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Withrow Moraine and Jameson Lake Drumlin Field

From Wikipedia, the free encyclopedia

Withrow Moraine and Jameson Lake Drumlin Field
The Withrow Moraine erratic on glacial till at the terminus of the Okanogan lobe.
Map of Washington state
LocationDouglas County, Washington state
Coordinates47°41′15″N 119°37′29″W / 47.68750°N 119.62472°W / 47.68750; -119.62472

The Withrow Moraine and Jameson Lake Drumlin Field is a National Park Service–designated privately owned National Natural Landmark located in Douglas County, Washington state, United States.[1] Withrow Moraine is the only Ice Age terminal moraine on the Waterville Plateau section of the Columbia Plateau. The drumlin field includes excellent examples of glacially-formed elongated hills.

Geologic History

Drumlin left by Okanogan Lobe on the Waterville Plateau.
Drumlin left by Okanogan Lobe on the Waterville Plateau.

The plateau

The Withrow Moraine and Jameson Lake Drumlin Field National Natural Landmark is located on the Waterville Plateau, which lies in the northwest corner of the Columbia River Plateau. The plateau is formed on top of the Columbia River Basalt Group a large igneous province that lies across parts of the states of Washington, Oregon, and Idaho in the United States of America. During late Miocene and early Pliocene times, one of the largest flood basalts ever to appear on the earth's surface engulfed about 163,700 km² (63,000 mile²) of the Pacific Northwest, forming a large igneous province with an estimated volume of 174,300 km³. Eruptions were most vigorous from 17—14 million years ago, when over 99% of the basalt was released. Less extensive eruptions continued from 14—6 million years ago. These lava flows have been extensively exposed by the erosion resulting from the Missoula Floods, which laid bare many layers of the basalt flows on the edges of the plateau at Grand Coulee and Moses Coulee.[2][3][4][5][6]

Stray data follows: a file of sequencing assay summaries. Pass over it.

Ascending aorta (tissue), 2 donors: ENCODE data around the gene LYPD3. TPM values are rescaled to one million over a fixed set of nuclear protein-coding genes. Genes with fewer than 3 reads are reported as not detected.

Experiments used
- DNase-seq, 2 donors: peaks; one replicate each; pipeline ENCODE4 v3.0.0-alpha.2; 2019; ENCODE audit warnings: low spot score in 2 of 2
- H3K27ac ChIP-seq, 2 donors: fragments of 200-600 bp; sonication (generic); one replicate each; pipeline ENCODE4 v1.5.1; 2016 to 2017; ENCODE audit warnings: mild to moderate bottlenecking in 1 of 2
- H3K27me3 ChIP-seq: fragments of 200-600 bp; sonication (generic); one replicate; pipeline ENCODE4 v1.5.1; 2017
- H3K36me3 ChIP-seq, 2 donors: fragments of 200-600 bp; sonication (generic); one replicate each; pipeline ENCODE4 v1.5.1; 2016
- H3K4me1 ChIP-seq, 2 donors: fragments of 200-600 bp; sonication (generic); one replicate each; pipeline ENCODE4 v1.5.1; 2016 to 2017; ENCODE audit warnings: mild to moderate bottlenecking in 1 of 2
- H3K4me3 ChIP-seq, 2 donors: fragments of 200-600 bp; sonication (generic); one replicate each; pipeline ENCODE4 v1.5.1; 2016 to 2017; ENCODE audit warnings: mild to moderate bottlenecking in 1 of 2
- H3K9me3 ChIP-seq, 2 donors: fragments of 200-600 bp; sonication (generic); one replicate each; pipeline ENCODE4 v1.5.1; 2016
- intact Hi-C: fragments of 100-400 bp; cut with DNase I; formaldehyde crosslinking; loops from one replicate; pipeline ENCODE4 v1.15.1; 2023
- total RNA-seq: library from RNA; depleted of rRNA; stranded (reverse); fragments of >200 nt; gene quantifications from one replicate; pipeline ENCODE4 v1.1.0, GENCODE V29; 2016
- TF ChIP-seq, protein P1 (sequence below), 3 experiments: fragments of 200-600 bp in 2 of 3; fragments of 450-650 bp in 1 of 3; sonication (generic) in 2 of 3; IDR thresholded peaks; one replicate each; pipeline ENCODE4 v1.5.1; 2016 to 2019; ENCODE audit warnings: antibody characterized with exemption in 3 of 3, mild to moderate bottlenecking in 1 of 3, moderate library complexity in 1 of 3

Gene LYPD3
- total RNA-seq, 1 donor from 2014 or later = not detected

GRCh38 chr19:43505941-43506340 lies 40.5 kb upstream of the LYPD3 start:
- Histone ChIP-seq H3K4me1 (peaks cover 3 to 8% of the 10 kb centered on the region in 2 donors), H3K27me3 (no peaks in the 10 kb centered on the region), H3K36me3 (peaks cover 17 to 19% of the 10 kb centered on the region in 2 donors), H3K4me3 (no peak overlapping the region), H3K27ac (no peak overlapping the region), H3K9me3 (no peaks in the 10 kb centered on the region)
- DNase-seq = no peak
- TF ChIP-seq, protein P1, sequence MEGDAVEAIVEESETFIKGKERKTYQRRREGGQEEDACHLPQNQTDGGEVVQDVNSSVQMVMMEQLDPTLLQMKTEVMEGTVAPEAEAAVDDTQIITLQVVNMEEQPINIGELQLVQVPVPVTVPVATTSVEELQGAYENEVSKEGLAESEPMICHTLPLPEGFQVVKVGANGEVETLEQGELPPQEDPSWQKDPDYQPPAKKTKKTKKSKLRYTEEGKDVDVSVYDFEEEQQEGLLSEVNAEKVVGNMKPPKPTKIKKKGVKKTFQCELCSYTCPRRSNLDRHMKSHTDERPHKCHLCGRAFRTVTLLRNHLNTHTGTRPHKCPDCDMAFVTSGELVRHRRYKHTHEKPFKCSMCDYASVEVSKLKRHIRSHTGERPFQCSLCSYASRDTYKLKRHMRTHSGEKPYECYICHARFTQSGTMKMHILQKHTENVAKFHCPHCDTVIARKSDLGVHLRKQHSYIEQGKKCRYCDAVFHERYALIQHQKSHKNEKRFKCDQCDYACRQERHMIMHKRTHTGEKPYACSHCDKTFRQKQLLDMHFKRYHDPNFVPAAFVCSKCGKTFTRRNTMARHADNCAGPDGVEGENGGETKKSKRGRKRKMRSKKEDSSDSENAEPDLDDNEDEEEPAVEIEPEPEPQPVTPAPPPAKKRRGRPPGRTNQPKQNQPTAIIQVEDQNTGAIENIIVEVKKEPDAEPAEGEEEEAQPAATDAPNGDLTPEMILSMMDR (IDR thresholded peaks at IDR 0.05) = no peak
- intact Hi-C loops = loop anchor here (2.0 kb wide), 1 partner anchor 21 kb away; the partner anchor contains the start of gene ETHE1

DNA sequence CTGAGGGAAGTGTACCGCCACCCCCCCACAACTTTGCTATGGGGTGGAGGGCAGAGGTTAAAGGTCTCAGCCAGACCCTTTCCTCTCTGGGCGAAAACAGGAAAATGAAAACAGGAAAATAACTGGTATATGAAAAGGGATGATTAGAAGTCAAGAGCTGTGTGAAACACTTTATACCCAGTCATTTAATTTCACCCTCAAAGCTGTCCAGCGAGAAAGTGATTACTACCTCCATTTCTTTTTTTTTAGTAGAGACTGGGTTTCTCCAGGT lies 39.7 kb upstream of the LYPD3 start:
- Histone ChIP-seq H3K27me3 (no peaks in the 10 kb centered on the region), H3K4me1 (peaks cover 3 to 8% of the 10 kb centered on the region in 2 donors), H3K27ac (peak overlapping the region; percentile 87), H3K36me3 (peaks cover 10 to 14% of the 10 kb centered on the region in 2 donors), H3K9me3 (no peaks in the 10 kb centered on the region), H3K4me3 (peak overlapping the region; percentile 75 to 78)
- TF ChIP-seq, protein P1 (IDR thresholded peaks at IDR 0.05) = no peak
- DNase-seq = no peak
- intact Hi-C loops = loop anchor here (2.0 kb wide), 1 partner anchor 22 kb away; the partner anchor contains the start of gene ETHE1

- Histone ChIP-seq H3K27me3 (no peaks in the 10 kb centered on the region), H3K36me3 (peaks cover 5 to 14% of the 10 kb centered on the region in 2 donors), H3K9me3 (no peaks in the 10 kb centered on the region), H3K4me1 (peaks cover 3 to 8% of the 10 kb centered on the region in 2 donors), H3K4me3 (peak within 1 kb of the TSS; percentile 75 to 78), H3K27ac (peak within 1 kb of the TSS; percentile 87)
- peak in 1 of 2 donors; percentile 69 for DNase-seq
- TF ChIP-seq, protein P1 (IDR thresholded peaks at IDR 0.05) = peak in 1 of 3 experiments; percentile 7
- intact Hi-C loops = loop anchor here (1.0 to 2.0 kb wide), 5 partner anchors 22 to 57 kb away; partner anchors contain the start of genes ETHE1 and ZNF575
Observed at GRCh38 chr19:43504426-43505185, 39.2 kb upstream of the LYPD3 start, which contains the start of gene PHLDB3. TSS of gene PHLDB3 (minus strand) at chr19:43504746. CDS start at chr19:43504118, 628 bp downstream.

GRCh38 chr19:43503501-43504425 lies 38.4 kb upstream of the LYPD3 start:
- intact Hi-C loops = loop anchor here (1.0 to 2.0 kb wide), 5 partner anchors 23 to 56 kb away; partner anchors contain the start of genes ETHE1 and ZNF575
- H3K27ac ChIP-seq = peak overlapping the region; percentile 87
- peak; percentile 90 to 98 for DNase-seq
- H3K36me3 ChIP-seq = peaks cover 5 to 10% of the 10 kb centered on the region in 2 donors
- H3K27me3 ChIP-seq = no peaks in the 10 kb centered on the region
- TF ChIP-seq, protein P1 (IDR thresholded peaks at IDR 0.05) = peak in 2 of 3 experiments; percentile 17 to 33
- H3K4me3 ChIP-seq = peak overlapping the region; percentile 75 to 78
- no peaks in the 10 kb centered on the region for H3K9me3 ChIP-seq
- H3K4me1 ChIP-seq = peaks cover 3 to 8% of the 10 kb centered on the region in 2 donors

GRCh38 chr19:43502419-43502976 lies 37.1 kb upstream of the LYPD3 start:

The glacial history

Illustration of the glacial impacts.
Illustration of the glacial impacts.

Two million years ago the Pleistocene epoch began and Ice age glaciers invaded the area. They scoured the Columbia River Plateau, reaching as far south as the middle of the Waterville Plateau highlands above the Grand Coulee and south to the head of Moses Coulee. In some areas north of the Grand Coulee they were as much as 3 km (10000 feet) thick. Grooves in the exposed granite bedrock are still visible in the area from the movement of glaciers and numerous glacial erratics in the elevated to the Northwest of the coulee.[2][3][7]

Progress of the Okanogan Lobe of the Cordilleran Glacier

Terminal moraine with multiple kames at the terminus of the Okanogan Lobe on the Waterville Plateau.
Terminal moraine with multiple kames at the terminus of the Okanogan Lobe on the Waterville Plateau.

The Okanogan lobe of the Cordilleran Glacier moved down the Okanogan River valley, covering 500 mi² of the Waterville Plateau and blocked the ancient route of the Columbia River, backing up water to create Glacial Lake Columbia and Lake Spokane. Initially water discharged from Lake Columbia by running up through the head of Grand Coulee and down through Foster Coulee to rejoin the Columbia River. As the glacier moved further south, Foster Coulee was cut off and the Columbia River then discharged through Moses Coulee, which runs southward slightly to the east of the ancient and current course of the Columbia. As the Okanogan lobe grew, it blocked Moses Coulee as well; the Columbia found the next lowest route through the region which was eroded to become the modern Grand Coulee.[7]

After the glacier

As the Okanogan lobe melted, the northern half of the Waterville Plateau, including the upper portions of Moses Coulee, were littered with clear evidence of its passing. The glacier left behind a blanket of glacial till, up to 50 feet thick in places. This glacial till, composed of clay, silt, sand, gravel, cobblestones, and erratic boulders, covers most of the upper Moses Coulee. The melting glacier discharged both down Moses Coulee and into the Grand Coulee as is evident in the Sims Corner eskers and kames.[8]

See also


  1. ^ "Withrow Moraine and Jameson Lake Drumlin Field". National Park Service.
  2. ^ a b Alt, David. Glacial Lake Missoula & its Humongous Floods. Mountain Press Publishing Company. ISBN 0-87842-415-6.
  3. ^ a b Bjornstad, Bruce (2006). On the Trail of the Ice Age Floods: A Geological Guide to the Mid-Columbia Basin. Keokee Books; Sand Point, Idaho. ISBN 978-1-879628-27-4.
  4. ^ Portions of this article, including a figure, are adapted from works of the United States Government, which are in the public domain
  5. ^ Alt, David & Hyndman, Donald (1995). Northwest Exposures: a Geologic Story of the Northwest. Mountain Press Publishing Company. ISBN 0-87842-323-0.
  6. ^ Carson, Robert J.; Pogue, Kevin R. (1996). Flood Basalts and Glacier Floods:Roadside Geology of Parts of Walla Walla, Franklin, and Columbia Counties, Washington. Washington State Department of Natural Resources (Washington Division of Geology and Earth Resources Information Circular 90).
  7. ^ a b Mueller, Marge & Ted (1997). Fire, Faults and Floods. University of Idaho Press, Moscow, Idaho. ISBN 0-89301-206-8.
  8. ^ Washington history link.

External links

Photo gallery

This page was last edited on 13 January 2021, at 05:40
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